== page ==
Here we are at the worst of an already not amazing series. This is the one everyone loves to hate, and for good reason. Everything is bad all around. The cinematography is flat and over lit. The acting is sleepy and wooden. The special effects and kills are neutered and bloodless. And, worst of all, Jason is “pussified” in this one by having him scream and speak like a small child in the film’s finale.

The biggest offense however, comes with the title. Jason spends about ten minutes in Manhattan (passing up DOZENS of victims, to go after only the people from the ship), at the very end of the film. The rest of the movie is confined to the previously mentioned cruise ship, giving everything a plain, samey feel…

Aside from the awesome poster art (seen at the top of the article), Jason literally punching a guys head off AND “off-screen teleporting” around a disco JUST to fuck with someone, this one is BARELY watchable.

Realizing this entry was a giant turd Paramount washed their hands of the series and sold Jason off to New Line Cinemas (then owner of the Nightmare on Elm Street and Texas Chainsaw Massacre Series.) The good folks at New Line decided it was time for a change, so they sent Jason from Manhattan, to hell…

Jason Goes to Hell: The Final Friday (1993)-
Directed By Adam Marcus
Starring Kane Hodder and John D. LeMay

In a cheeky opening sequence, we find Jason (inexplicably back after his death by toxic waste disintegration in the last film, don’t ask) at his old stomping grounds of Crystal Lake. Jason, in typical fashion, chases a beautiful, buxom, towel clad lady out into the forest. Just as she trips and falls and Jason is about to strike, we get our first big surprise in the series… A team of heavily armed military agents appears and lay into the masked killer, finally blowing him into a million pieces.

Movies over, right? Sadly no. This is where it flies off the tracks. The bits and bobs of Jason are taken to the morgue, where upon the Doctor in charge of his autopsy eats Jason’s still beating, black heart, thusly becoming Jason. The movie then slips into fairly normal territory (aside from Jason having to jump in and out of people’s bodies as they become injured) as Jason cuts a bloody swath through town as he hunts for a living Voorhees relative to be “reborn in.”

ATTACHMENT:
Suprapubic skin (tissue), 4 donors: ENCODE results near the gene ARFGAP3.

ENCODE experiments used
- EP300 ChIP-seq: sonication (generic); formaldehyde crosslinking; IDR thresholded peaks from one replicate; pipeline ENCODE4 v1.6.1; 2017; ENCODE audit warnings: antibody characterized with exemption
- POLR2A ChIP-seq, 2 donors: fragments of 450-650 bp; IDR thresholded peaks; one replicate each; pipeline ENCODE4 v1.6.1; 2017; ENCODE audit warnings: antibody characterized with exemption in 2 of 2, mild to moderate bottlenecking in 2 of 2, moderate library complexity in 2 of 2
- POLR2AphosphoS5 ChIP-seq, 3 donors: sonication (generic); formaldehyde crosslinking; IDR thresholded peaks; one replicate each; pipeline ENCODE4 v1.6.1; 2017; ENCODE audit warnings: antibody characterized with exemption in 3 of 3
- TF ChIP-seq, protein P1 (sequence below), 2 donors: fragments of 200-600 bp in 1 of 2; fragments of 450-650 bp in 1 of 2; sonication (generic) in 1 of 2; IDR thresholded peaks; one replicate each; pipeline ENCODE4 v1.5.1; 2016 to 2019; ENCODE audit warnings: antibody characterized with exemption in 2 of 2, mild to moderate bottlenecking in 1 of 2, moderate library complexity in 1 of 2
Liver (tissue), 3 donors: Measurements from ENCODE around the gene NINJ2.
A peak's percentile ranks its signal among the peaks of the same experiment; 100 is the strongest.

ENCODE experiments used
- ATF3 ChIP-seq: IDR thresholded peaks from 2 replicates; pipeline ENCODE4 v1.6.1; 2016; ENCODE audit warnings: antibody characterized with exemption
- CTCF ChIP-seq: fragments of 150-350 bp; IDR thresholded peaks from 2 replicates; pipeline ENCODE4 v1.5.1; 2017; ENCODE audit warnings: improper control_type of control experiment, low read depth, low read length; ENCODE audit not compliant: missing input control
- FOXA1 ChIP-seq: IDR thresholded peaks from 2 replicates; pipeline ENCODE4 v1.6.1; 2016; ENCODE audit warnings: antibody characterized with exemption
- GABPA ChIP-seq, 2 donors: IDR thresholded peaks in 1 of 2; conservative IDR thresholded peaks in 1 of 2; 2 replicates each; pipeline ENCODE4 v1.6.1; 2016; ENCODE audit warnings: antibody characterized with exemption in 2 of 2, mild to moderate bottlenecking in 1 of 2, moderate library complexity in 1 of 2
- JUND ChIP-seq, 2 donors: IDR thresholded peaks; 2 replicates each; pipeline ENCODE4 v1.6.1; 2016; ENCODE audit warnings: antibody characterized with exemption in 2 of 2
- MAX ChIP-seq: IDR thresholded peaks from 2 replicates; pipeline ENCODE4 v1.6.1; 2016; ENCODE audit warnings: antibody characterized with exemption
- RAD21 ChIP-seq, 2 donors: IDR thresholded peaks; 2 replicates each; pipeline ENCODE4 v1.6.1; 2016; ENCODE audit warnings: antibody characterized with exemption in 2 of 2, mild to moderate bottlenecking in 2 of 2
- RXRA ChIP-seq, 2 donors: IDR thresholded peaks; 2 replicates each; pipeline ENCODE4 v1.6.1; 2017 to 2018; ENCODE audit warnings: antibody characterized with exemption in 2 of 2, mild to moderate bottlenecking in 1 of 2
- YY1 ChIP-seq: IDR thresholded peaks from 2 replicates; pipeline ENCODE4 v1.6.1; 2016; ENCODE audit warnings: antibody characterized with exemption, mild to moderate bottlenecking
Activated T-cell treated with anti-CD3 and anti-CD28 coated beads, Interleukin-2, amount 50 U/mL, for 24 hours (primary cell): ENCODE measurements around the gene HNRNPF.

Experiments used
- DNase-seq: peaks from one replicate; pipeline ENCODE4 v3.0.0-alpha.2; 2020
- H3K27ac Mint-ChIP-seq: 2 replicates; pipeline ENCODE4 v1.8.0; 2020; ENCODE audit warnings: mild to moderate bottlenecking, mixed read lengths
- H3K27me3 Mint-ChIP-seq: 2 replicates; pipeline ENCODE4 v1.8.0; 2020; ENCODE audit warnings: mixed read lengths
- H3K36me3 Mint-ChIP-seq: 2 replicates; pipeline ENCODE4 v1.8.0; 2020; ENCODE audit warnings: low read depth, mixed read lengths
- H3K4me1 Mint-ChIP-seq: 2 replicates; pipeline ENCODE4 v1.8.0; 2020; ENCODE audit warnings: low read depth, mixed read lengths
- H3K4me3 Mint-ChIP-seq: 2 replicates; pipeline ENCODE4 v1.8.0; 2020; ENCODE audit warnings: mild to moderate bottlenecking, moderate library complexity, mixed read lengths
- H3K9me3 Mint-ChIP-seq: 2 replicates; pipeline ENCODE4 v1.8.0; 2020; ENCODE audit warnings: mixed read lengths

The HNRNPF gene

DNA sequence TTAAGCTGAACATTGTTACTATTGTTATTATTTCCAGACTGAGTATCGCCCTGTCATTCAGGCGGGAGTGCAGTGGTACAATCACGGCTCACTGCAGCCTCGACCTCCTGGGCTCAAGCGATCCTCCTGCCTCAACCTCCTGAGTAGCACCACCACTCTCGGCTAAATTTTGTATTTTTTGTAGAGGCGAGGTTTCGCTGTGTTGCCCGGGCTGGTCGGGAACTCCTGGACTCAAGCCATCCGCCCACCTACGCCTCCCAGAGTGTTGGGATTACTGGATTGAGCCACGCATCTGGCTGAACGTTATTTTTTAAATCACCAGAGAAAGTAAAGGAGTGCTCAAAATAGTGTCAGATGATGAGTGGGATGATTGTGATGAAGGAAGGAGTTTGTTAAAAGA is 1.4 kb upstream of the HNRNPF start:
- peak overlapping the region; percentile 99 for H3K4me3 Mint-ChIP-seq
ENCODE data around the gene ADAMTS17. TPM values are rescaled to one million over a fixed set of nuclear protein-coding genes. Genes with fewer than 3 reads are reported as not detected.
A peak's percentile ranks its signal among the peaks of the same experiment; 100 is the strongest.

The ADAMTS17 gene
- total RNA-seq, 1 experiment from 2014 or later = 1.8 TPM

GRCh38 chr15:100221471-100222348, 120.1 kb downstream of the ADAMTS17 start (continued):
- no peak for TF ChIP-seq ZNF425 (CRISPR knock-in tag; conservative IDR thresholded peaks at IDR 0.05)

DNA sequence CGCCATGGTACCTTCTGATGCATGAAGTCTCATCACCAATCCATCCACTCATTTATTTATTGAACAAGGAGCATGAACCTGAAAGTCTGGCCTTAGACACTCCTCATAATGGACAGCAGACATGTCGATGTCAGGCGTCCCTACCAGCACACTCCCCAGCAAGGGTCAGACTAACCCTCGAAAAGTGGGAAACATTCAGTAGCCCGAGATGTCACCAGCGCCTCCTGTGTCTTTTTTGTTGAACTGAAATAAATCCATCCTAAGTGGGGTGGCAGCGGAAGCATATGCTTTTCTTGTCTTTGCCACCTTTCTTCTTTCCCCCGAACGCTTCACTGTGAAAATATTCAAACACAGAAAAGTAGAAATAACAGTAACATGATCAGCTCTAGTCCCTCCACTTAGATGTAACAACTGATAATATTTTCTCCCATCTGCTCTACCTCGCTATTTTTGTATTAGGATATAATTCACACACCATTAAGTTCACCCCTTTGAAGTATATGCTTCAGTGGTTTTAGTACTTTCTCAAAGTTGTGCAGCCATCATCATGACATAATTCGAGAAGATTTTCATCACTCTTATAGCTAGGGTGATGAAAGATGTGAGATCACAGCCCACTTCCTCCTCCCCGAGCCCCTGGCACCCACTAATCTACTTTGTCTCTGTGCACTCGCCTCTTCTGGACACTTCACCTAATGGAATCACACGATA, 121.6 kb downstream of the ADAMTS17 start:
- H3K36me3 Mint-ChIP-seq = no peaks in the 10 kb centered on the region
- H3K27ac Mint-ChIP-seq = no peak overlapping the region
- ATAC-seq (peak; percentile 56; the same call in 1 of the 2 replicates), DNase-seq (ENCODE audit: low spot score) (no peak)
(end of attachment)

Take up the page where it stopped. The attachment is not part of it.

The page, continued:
Throw in a laser light show, a weird demon slug thing, a bunch of winking “in jokes”, Erin Grey, and one of the best kicker endings in horror history and that’s Jason Goes to Hell in a nutshell.

Sounds ok, right? As I liked to say in my Halloween Series review, at least it’s different.

And, that’s just it though. The movie is different, but in the end just ok. There is potential for a good film in there somewhere, but there’s so much going on, so much making up for past plot holes and logic gaps, that it all just gets sort of weighed down in the process. And, ultimately it’s just SO different and out there and winky that it becomes overtly silly, especially during the Manitou-esque climax.

It looks nice though. Has the best acting AND characters in the series. And a brilliantly graphic kill early in the film (best seen in the Unrated Cut) do set it apart. I like the movie, but most others don’t.

Any case, after Jason went to hell, there was nowhere for him to go but up, right? Yes and no. The series literally moved up, to outer space, but this unfortunately caused everything to sink back into the toilet again…

Jason X (2001)-
Directed By James Issac
Starring Lexa Doig and Kane Hodder

We open with Jason in captivity in some vague military research facility (Where has Crystal Lake been hiding this all these years?) He breaks free, kills a bunch of people, then gets cryogenically frozen. Several hundred years in the future Jason is unthawed on a spacecraft populated by… horny, STUPID teenagers. The usual ensues.

When a series gets to a point where it’s ripping off direct-to-video dreck (ie Leprechaun 4: In Space and Critters 4: In Space) you know it’s time to either throw in the towel, or start over anew.

Made during the “development hell” of Freddy vs. Jason (promised at the end of Jason Goes to Hell) Jason X is a mess. Once the novelty of Jason being in space wears off (and it does so VERY quickly) it’s literally the same old same old show we’ve seen 9 times before.